Discussions on how best to refine the operational and funding guidelines of the Shoals Economic Development Authority (SEDA) took another step forward on Tuesday when dozens of area business and community leaders met to talk about ways to enhance economic development.
The meeting of one of several planned Greater Shoals Working Groups was a spin-off of a Public Affairs Research Council of Alabama (PARCA) study released in February titled “A Greater Shoals: A Pathway.” The study recommended volunteers take part in working groups being formed to discuss key issues in the Shoals.
Those who gathered Tuesday had plenty of ideas, one of which was a byproduct of ongoing talks on changing the way SEDA does its business.
Two of the most mentioned changes in recent weeks have been reducing the size of the 24-member SEDA Board of Directors, and expanding the available uses for the funds SEDA collects.
Almost everyone is in agreement the board has too many members. It’s the funding mechanism of SEDA that is the hotbed of conversation.
The most radical of the suggested changes seeks to dissolve SEDA and replace it with competing economic development agencies in Lauderdale and Colbert counties. Commissioners in both counties have hinted that’s a possibility they’re interested in, but action has been tabled to allow additional ideas.
PARCA in its study suggested dissolving SEDA would be a mistake, and we agree.
After listing a number of economic development success stories SEDA has had since its inception in the late 1980s, the PARCA study emphasized: “All those investments would have been much more difficult or impossible if individual cities and counties had been left to go it alone.”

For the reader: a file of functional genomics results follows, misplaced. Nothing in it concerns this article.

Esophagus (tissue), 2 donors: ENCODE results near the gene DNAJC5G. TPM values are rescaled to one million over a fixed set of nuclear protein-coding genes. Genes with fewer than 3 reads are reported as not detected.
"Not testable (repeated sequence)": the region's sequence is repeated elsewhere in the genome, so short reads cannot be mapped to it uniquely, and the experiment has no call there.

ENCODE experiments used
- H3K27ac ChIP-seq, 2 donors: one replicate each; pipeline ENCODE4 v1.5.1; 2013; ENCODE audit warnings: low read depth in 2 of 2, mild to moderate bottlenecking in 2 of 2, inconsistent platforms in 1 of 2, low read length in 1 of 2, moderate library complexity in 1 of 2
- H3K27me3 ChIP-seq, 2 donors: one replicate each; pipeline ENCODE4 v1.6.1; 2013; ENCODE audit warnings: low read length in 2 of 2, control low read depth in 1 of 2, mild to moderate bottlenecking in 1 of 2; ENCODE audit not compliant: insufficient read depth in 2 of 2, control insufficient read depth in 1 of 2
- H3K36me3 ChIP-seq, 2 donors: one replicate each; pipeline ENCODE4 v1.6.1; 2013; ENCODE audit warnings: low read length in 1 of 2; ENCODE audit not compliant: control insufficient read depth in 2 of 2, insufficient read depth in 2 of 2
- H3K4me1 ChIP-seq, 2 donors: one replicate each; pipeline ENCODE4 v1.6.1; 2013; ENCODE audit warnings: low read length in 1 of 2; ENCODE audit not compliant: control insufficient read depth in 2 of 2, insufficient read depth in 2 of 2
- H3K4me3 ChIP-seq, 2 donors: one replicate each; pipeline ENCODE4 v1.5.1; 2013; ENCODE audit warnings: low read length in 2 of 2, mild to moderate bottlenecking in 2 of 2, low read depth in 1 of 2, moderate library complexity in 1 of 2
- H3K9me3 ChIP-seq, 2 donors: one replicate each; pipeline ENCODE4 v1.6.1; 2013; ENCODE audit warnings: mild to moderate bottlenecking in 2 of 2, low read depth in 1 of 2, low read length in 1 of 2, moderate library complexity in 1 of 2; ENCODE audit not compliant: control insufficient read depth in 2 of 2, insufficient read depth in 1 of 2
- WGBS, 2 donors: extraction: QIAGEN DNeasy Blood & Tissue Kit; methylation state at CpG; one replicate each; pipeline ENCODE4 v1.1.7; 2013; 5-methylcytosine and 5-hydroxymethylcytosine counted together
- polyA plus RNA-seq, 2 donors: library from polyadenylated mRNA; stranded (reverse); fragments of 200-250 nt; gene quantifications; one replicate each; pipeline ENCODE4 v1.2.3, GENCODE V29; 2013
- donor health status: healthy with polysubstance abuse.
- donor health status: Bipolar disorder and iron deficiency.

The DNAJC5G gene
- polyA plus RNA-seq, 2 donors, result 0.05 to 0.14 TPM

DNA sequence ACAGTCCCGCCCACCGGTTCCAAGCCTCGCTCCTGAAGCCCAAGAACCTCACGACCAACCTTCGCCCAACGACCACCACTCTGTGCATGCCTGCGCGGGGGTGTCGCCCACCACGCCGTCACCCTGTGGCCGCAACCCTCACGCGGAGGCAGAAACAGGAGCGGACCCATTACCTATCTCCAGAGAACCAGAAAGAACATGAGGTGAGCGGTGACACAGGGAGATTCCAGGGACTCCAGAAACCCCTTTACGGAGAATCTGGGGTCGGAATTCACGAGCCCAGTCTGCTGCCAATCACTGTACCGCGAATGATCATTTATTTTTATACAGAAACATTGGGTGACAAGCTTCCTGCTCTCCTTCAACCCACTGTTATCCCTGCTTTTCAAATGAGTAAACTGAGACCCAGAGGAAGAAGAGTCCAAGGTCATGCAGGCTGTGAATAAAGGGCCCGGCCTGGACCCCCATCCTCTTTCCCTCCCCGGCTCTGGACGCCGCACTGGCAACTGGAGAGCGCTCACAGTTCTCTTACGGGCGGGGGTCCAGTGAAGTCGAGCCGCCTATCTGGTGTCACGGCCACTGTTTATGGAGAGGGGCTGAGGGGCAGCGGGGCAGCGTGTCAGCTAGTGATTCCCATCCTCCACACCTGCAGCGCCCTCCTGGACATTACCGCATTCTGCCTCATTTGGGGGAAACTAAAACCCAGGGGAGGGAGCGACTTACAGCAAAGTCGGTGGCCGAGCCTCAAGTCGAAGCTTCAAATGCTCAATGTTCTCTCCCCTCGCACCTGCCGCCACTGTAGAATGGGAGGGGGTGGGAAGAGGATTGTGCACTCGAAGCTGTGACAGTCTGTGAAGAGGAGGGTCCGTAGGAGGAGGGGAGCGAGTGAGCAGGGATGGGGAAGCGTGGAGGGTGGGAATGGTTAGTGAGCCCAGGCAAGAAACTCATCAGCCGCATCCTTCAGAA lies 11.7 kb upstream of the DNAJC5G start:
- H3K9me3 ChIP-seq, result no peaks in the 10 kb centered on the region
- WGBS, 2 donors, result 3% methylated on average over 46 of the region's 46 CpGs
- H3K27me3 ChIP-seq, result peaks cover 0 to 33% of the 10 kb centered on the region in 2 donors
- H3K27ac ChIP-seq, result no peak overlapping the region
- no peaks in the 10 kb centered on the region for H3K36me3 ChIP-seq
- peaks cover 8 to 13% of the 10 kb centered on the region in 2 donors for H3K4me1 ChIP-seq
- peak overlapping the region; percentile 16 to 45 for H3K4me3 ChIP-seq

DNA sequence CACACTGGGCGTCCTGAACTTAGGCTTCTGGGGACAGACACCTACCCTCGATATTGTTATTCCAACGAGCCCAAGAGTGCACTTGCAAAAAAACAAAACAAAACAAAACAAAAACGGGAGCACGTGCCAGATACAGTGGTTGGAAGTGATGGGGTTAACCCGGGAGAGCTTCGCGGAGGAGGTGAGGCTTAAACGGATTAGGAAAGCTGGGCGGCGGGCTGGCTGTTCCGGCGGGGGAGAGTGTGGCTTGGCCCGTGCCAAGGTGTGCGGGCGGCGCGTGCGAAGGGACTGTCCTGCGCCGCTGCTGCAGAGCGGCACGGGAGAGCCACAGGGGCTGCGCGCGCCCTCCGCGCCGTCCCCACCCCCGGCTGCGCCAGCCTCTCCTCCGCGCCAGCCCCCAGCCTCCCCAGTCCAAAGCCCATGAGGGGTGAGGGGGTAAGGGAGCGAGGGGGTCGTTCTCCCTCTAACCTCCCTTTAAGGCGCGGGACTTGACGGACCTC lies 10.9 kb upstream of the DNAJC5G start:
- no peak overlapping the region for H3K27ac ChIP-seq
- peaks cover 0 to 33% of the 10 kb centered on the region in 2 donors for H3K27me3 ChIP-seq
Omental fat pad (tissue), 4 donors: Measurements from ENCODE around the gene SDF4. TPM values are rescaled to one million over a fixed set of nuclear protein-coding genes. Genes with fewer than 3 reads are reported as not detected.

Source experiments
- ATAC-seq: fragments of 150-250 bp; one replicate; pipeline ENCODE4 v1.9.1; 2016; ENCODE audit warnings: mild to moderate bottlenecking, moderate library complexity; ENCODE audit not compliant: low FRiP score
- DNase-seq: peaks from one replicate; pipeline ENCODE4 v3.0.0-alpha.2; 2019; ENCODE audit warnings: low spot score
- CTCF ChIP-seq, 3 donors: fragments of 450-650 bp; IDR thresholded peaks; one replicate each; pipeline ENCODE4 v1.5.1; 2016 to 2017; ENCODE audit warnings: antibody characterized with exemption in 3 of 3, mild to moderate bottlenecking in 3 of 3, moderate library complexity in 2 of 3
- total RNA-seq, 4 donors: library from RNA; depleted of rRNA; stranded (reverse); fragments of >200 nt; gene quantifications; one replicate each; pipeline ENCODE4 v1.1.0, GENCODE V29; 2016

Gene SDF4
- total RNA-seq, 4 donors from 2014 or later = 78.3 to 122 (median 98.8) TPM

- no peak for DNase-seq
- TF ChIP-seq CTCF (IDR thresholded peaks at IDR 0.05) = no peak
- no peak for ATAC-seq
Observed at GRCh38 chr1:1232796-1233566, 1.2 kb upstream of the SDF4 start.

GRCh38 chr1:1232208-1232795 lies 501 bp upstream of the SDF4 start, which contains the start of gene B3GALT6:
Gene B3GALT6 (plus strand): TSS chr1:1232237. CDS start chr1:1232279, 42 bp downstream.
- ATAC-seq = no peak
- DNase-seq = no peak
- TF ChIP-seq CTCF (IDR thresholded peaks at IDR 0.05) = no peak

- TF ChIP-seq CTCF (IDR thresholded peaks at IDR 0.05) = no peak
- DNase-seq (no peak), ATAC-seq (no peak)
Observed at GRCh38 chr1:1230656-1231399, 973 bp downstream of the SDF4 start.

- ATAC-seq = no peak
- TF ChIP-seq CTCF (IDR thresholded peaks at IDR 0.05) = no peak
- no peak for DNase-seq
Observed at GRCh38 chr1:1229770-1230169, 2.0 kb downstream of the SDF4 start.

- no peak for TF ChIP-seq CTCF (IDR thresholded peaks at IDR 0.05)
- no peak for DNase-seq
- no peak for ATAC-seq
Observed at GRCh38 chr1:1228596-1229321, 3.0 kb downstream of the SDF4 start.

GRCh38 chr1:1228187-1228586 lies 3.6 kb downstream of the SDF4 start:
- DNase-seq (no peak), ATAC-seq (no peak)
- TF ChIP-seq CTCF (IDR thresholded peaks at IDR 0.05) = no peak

But the study also cautioned that the fund SEDA draws from should be expanded to include quality-of-life issues. For Colbert County officials, those type issues include helping fund a new county jail, providing broadband internet service in rural areas, building railroad overpasses and a greater emphasis on tourism.
Lauderdale officials have been less specific about why, as Commissioner Joe Hackworth has publicly said, they believe they can “form a better economic development model” and what they’d use the money for.
We’re not convinced the individual counties could do better than SEDA.
While we agree the existing system needs some tweaking, we don’t think it makes good economic sense to break up SEDA and form two economic development agencies.
Doing so would result in duplicative overhead costs; would require economic development specialists and staffs be hired for both counties; and, most importantly, would result in Lauderdale and Colbert counties competing directly against one another to lure new businesses and industries.
Lastly, there’s a hint among talks that action is needed soon so that any proposed changes could be submitted to local legislators in time to file a local bill before the end of the current legislative session, which is projected to end in mid-June.
The primary objective of these efforts should be to craft a plan that will help the Shoals better meet the economic development challenges of the next 30 years, not to rush through the process just to get legislative approval.